If you're looking for a safe space to sit out the pandemic, Goldman Sachs' European banking analysts just produced a round-up of how U.S. banks fared during the second quarter, and how European banks are likely to compare.
The bottom line is the Goldman thinks that European banks are likely to underperform their U.S. rivals. Most European banks, UBS excepted, are due to report in the coming weeks. When they do, Goldman thinks it could be a bit disappointing, especially for the French.
While U.S. banks achieved an average 108% year-on-year increase in fixed income currency and commodity (FICC) trading revenues in Q2, Goldman says Europeans are expected to achieve just 47%. In equities trading, Europeans are expected an average of -8% versus U.S. banks' +27%. In the investment banking division (M&A, equity capital markets and debt capital markets), European banks are expected to register a 7% revenue increase, versus 48% for U.S. investment banks.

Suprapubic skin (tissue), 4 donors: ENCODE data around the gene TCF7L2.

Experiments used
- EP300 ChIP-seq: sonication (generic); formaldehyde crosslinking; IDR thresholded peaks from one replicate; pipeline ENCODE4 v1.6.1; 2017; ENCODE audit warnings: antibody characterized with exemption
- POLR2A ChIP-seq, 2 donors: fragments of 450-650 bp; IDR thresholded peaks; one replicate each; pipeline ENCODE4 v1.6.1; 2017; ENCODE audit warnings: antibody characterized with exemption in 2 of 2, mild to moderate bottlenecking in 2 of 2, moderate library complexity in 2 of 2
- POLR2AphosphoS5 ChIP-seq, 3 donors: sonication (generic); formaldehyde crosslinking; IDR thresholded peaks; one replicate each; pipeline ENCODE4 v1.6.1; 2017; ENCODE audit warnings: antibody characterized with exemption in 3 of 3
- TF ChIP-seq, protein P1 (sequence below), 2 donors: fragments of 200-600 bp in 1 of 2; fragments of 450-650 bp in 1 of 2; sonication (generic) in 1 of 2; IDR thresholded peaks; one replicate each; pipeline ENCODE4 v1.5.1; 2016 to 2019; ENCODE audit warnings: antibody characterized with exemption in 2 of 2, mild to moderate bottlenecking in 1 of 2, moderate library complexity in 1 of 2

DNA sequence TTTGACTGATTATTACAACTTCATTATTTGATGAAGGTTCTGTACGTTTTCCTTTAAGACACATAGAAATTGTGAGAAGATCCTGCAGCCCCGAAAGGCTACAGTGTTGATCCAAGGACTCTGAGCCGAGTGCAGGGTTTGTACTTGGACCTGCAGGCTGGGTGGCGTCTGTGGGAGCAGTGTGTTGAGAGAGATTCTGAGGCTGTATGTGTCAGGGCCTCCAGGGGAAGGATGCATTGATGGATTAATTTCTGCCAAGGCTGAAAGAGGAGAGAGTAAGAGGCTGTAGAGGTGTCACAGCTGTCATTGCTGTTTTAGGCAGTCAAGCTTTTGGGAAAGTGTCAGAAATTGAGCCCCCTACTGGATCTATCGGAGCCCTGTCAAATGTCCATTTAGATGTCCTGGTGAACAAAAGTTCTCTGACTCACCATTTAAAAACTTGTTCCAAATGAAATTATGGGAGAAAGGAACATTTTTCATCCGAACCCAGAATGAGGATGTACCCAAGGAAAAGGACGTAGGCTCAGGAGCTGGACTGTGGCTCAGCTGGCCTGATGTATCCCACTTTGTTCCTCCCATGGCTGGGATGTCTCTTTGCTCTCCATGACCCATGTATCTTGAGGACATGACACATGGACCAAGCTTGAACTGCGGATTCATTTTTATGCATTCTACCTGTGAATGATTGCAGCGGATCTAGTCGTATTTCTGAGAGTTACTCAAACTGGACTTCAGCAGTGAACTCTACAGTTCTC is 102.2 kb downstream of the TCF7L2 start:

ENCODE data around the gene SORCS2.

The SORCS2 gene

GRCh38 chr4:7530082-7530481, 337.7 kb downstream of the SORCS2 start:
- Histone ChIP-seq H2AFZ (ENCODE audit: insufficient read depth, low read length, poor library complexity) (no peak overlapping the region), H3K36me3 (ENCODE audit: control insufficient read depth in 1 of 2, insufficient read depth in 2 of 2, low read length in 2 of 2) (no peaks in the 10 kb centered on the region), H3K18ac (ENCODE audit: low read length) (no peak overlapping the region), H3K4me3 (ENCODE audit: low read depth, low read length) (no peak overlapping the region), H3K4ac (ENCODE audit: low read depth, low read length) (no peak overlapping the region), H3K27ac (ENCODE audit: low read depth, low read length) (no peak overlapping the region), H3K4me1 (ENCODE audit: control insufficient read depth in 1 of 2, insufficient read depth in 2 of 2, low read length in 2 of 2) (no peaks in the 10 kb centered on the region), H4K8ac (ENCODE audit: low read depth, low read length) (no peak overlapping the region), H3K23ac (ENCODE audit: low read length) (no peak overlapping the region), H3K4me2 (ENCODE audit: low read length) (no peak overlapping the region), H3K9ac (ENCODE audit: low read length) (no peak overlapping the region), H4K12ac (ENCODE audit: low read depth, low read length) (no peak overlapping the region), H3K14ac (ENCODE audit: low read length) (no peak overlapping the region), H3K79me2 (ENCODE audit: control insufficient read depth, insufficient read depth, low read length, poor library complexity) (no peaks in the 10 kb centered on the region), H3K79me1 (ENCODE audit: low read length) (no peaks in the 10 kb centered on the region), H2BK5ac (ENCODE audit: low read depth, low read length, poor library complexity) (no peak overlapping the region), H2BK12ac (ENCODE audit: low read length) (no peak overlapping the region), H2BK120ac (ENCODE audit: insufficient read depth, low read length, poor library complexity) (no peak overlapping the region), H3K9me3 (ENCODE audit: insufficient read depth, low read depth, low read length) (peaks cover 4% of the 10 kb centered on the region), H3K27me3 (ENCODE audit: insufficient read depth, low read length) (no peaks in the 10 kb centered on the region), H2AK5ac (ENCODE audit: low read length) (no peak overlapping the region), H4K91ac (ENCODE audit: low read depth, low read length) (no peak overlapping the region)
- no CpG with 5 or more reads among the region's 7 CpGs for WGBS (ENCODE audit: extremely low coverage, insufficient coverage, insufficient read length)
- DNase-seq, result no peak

European banks' comparatively dismal performance is partly because positive trends in North America weren't replicated in Europe. The American market saw much stronger ECM activity in particular the second quarter, with U.S. ECM volumes rising 144% in June according to Dealogic, compared to a rise of just 20% in EMEA. This helped feed through to strong U.S. equities sales and trading performance.
Overall, Goldman's analysts think Deutsche Bank and Barclays will perform best among European banks in Q2, as per the charts below. However, the analysts also think that the French banks - SocGen and BNP Paribas - will perform worst, with continued declines in their equity derivatives revenues dragging performance down for another quarter.
SocGen and BNP can at least draw some consolation from the fact that Bank of America and Citi also performed poorly in equity derivatives in the second quarter, although Goldman notes that JPMorgan and Morgan Stanley both cited equity derivatives as areas of growth.
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